Item description for The Early History of Greed: The Sin of Avarice in Early Medieval Thought and Literature (Cambridge Studies in Medieval Literature) by Richard Newhauser, Alastair Minnis & Patrick Boyde...
The history of avarice as the deadliest vice in western Europe has been said to begin in earnest only with the rise of capitalism or, earlier, the rise of a money economy. In this study of the early history of greed, Richard Newhauser shows that avaritia, the sin of greed for possessions, has a much longer history, and is more important for an understanding of the Middle Ages, than has previously been allowed. His examination of theological and literary texts composed between the 1st century CE and the 10th century reveals new significance in the portrayal of various kinds of greed, to the extent that by the early Middle Ages avarice was available to head the list of vices for authors engaged in the task of converting others from pagan materialism to Christian spirituality.
Citations And Professional Reviews The Early History of Greed: The Sin of Avarice in Early Medieval Thought and Literature (Cambridge Studies in Medieval Literature) by Richard Newhauser, Alastair Minnis & Patrick Boyde has been reviewed by professional book reviewers and journalists at the following establishments -
Reference and Research Bk News - 11/01/2000 page 7
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Studio: Cambridge University Press
Est. Packaging Dimensions: Length: 9.24" Width: 6.24" Height: 0.73" Weight: 1.09 lbs.
Release Date Jun 26, 2004
Publisher Cambridge University Press
ISBN 0521385229 ISBN13 9780521385220
Availability 128 units. Availability accurate as of May 29, 2017 09:39.
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More About Richard Newhauser, Alastair Minnis & Patrick Boyde
Richard Newhauser was born in 1947.
Richard Newhauser has published or released items in the following series...
Reviews - What do customers think about The Early History of Greed: The Sin of Avarice in Early Medieval Thought and Literature (Cambridge Studies in Medieval Literature)?
Implications for Today Unmistakable... Feb 6, 2008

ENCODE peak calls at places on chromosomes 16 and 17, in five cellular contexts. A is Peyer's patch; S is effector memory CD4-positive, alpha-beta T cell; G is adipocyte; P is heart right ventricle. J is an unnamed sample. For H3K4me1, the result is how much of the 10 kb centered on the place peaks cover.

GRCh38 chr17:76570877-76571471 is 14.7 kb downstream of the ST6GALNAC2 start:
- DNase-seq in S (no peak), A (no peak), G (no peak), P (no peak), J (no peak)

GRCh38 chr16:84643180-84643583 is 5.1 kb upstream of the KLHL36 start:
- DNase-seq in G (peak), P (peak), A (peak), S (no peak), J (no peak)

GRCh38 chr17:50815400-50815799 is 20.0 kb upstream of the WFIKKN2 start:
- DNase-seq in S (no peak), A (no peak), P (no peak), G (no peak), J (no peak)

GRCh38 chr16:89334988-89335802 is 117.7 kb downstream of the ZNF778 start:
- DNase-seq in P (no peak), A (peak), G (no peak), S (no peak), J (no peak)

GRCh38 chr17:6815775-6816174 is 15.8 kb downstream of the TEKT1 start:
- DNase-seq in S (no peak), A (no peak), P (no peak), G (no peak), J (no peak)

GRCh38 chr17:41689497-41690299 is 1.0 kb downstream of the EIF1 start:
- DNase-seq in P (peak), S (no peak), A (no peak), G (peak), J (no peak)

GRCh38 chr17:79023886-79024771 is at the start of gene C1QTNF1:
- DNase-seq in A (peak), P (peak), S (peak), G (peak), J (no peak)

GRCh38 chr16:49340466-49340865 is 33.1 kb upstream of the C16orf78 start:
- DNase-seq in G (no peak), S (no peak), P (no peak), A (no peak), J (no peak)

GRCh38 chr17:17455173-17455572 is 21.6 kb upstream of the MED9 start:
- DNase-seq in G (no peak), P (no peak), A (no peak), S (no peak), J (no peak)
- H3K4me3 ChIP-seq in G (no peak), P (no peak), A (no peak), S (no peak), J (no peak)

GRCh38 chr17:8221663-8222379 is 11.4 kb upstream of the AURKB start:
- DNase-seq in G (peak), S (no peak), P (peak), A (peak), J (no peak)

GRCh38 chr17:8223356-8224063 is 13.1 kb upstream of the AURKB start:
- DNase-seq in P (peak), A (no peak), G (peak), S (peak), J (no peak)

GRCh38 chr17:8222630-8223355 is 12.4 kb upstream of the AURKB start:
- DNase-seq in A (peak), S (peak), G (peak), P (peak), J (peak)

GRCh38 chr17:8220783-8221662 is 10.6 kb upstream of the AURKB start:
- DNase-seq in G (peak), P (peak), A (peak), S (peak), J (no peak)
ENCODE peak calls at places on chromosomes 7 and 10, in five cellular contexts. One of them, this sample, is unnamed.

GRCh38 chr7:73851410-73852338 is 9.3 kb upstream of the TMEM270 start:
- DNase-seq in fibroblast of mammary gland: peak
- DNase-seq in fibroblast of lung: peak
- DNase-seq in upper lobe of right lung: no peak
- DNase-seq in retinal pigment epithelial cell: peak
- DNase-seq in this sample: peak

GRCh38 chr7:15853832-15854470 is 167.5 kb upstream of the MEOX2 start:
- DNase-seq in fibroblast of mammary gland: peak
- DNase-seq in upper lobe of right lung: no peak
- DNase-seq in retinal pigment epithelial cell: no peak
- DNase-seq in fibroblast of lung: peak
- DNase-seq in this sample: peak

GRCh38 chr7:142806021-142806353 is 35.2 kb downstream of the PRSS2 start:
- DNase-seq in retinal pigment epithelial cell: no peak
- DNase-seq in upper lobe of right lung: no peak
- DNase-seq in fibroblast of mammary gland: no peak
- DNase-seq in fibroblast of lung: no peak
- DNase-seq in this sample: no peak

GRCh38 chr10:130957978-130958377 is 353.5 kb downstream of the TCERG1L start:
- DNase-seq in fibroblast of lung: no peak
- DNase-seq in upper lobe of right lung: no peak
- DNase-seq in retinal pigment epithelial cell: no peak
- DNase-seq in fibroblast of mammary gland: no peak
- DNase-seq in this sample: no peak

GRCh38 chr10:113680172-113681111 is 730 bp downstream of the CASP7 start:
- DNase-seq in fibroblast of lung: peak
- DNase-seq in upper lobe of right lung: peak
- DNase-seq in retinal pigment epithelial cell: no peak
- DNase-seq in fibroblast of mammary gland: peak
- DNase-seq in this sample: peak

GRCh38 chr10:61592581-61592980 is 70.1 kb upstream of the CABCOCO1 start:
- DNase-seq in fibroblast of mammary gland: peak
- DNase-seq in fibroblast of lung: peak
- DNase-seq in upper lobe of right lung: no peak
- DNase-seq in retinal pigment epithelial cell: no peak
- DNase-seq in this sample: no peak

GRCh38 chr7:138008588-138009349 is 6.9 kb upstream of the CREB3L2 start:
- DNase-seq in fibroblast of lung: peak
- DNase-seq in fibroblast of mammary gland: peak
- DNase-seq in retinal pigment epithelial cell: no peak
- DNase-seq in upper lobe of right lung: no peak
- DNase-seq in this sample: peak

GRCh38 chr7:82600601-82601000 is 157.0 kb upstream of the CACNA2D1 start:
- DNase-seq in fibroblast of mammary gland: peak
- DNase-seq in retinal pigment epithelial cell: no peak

Although I had not previously been aware of the historical debate over when and how concern about the human frailty known as avarice entered into western thought, my uneducated guess would have been that it probably happened well before the arrival of the money economy. The human propensity for greed seems to be something that was likely second in arriving into human behavior, once man acquired the ability to conceive of his own death. But of course there are no historical records back that far. But for those who doubt such a claim, Richard Newhauser has scoured the existing historical record to successfully prove his claim that avarita certainly pre-dated the arrival of money.
The most fascinating aspect of this study are the unmistakable consequences of the sin that, despite all the efforts of those in the early church (later church as well) to prevent it, greed has thrived as a human trait and continues to do so. Interestingly, the wealth accumulated over and above the minimum necessary might be best illustrated by the wealth accumulated by the Catholic Church itself.
Certainly, the arrival of money economies didn't hurt man's propensity to hoard. But Newhauser not only shows us records of concern about creed all the way back to 1 CE, but includes slices of many prominent chuch thinkers who were already bargaining with the idea in order that possessions above and beyond what was necessary to live might be permitted - most notably when the nobility or wealthy wielded power in the immediate vicinity. I guess not much has changed since then.
I became aware that, despite the early as well as later efforts by the church, it has failed to control greed in western societies even while demonizing it and collecting enormous amounts of surplus wealth itself.